Re: component instantiation, that's a tough one. You're right, there's a lot of stuff that can happen there. I think most of the time, I rely on the name of the component itself as the think I can hook into in my search.

But, sometimes that only gets me part of the way because sometimes I'll actually rename a component when I'm injecting into another component. As an example from my Inversion of Control (IoC) experiment, I have stuff like this:

property
	name="logger"
	ioc:type="lib.logger.BugSnagLogger"
;

... where I'm renaming BugSnagLogger as logger internally. So, I can search for BugSnagLogger as a stand-alone token; but, I can't search for method calls off of it directly.

Over time, I've tried to stop doing too much "meta programming" and "indirection" for exactly these types of reasons. My goal now is, as best I can, write code that's easy to find and easy to delete.

15,608 Comments

@Dmitriy,

Good sir! I never learned Perl, but I hear good things. Actually, to bring this whole conversation full-circle (back to text editors), I first started using RegEx in Macromedia HomeSite. I would get all this data from Excel documents that clients would give us. Then, I would copy-pasted it into HomeSite and run RegEx find/replace to clean up the data.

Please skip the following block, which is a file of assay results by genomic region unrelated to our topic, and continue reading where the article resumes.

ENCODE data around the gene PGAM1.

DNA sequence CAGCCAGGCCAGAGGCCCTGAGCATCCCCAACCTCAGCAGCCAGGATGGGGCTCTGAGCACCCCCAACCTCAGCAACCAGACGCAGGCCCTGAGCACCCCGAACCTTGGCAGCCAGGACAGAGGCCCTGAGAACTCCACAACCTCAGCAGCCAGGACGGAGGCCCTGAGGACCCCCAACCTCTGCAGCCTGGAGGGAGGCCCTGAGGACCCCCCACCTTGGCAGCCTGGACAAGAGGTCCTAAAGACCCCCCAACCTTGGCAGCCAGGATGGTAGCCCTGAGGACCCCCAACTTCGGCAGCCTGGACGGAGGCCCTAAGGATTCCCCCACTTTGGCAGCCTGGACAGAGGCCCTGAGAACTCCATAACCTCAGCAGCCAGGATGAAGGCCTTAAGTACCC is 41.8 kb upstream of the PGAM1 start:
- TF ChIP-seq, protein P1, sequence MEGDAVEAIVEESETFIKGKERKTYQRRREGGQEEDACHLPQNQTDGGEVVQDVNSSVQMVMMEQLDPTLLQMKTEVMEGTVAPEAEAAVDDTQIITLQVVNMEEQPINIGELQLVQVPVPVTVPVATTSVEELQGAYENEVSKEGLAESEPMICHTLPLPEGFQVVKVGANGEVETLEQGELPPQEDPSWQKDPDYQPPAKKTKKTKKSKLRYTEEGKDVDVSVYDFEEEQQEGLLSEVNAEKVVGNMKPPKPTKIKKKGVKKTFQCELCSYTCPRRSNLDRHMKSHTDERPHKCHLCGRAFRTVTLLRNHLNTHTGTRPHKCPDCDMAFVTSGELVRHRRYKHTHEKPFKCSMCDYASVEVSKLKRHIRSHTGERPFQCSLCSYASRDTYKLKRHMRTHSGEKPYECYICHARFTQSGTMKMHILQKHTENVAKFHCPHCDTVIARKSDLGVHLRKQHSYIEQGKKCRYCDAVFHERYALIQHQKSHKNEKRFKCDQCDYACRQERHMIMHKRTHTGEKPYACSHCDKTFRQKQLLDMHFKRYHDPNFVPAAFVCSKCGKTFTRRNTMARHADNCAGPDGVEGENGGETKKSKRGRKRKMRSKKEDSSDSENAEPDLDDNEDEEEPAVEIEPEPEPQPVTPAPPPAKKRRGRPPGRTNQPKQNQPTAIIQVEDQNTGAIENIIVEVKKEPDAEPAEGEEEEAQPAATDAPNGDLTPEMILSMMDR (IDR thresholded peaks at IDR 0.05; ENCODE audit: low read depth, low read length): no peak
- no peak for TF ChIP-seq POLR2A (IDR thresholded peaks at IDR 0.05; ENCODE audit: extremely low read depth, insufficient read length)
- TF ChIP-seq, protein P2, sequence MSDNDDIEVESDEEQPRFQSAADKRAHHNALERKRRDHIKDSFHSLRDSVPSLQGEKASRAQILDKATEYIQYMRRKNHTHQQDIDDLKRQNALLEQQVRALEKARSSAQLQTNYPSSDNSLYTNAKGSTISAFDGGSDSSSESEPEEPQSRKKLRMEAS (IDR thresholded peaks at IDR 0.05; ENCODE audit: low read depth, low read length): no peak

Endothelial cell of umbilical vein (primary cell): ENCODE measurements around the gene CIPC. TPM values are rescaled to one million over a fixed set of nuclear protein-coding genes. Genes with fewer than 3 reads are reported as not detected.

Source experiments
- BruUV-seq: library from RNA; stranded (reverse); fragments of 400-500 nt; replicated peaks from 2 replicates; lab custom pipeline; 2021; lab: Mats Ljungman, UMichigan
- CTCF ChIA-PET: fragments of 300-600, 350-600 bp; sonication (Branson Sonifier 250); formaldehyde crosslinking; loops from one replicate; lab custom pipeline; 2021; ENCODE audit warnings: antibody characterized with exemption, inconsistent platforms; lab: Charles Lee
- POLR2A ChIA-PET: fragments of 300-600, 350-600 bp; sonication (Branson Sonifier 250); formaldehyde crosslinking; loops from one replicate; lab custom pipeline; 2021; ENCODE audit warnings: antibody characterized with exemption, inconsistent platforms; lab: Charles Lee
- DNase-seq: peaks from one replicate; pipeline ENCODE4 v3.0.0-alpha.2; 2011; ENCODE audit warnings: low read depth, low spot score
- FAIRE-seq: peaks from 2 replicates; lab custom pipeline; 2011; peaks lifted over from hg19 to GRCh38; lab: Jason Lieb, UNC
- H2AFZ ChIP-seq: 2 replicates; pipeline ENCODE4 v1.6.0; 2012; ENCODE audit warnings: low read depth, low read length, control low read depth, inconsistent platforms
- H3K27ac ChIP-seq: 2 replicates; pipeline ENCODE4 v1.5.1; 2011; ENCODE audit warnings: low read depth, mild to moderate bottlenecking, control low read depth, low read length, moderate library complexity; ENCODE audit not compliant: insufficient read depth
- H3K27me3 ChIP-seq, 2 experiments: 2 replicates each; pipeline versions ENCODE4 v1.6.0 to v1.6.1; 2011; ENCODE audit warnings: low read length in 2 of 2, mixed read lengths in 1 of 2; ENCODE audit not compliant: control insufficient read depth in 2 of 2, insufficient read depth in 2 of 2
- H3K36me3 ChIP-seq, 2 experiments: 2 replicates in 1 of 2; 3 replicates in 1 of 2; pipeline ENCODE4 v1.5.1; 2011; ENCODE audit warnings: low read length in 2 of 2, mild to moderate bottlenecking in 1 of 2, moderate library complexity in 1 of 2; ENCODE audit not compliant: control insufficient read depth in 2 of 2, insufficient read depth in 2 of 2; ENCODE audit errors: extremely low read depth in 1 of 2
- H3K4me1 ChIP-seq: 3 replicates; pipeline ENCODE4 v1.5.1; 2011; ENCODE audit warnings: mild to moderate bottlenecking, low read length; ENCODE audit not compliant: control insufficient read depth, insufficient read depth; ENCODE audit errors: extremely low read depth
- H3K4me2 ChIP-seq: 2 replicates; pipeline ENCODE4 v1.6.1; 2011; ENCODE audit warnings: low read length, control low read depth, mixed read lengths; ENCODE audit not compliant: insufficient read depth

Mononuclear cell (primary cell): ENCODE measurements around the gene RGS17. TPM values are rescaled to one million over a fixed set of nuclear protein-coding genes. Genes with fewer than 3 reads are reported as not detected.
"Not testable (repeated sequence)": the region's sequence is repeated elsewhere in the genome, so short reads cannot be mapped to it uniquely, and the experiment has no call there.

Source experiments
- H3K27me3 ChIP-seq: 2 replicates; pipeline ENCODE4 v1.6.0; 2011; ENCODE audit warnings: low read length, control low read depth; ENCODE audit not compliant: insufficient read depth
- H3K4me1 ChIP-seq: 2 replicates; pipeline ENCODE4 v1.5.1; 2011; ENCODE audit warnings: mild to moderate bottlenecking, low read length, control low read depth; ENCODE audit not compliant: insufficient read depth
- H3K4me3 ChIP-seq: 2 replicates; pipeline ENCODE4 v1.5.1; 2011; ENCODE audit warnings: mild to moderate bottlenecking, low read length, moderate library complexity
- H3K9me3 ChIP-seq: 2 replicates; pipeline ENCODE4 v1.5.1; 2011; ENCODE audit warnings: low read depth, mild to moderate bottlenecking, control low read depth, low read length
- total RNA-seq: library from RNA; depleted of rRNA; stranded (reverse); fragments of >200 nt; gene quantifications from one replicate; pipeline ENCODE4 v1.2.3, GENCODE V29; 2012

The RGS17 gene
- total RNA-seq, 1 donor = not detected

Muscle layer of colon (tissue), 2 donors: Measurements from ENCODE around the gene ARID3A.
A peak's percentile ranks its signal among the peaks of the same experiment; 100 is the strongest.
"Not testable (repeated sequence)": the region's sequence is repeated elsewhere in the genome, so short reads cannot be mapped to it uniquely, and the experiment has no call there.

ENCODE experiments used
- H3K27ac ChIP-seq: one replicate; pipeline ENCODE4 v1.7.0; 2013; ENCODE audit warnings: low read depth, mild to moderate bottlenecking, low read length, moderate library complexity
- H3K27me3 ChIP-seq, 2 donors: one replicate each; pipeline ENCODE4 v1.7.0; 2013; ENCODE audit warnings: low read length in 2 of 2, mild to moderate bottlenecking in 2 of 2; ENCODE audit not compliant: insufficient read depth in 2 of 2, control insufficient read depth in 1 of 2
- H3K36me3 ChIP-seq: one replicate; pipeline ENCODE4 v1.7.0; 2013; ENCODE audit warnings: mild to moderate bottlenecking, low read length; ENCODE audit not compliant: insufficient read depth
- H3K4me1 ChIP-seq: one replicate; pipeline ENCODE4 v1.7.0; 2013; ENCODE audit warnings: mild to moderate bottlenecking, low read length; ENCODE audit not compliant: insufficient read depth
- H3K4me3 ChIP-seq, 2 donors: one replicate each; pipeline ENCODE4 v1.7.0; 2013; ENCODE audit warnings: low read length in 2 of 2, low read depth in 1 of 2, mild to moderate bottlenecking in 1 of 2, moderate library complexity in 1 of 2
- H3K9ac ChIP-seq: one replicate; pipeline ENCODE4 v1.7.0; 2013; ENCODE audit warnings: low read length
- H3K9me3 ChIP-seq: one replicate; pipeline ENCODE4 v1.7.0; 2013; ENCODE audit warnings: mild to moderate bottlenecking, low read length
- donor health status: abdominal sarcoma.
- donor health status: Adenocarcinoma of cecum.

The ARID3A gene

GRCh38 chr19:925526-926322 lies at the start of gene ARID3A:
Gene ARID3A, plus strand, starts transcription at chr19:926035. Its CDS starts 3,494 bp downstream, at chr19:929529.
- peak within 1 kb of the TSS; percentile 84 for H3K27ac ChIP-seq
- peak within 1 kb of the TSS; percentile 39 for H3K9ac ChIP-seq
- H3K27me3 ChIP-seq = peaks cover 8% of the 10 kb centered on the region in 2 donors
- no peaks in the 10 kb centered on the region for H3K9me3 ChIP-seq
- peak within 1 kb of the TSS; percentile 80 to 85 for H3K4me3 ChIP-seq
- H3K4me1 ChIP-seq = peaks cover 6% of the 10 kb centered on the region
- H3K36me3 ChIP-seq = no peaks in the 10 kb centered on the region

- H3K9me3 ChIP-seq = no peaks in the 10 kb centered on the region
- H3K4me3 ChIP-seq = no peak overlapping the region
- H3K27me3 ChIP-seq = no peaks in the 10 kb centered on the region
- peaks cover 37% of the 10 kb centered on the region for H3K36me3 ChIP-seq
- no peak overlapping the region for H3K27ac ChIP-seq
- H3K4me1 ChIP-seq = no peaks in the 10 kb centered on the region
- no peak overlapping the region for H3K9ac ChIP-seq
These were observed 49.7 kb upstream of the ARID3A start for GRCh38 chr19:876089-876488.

Man, that feels like so long ago.

196 Comments

@ Ben

Thanks for your reply and your insights. My specific challenge is compounded by a couple factors...

  1. Our code base is SUPER inconsistent. Many chef's in the kitchen, all with their own style/preferences.

So you'll see instances like...

1a: <cfinvoke component="cfc.sites" method="getSiteData" returnvariable="siteData">

1b: siteObj = new admin.cfc.sites();

1c: siteObj = createObject("component", "admin.cfc.sites");

  1. Component naming is oftentimes a very generic word (e.g. sites.cfc), so exact match searches for "sites" generates a ton of false positives.

  2. Again, inconsistency in the mapping of them with the full (or partial path) (e.g. admin.cfc.sites vs cfc.sites vs sites)

Makes things challenging for sure!

15,608 Comments

@Chris,

Oooof! That's more variety than I even had considered. You're really mixing the full gamut of options there. This code must have been around for a really long time! But yeah, that + generic names for stuff, that's a tough one. 😳

4 Comments

@Chris G - This comment "it often takes me longer to write a good pattern than to weed through all the false positives I'd get without it. " is WAY too close to home, LOL. I use Regex fairly commonly for situations in my code that demand it, but am lazy about figuring it out for myself when it could save me some time. This is a great article on some very obvious usages for developer IDE work.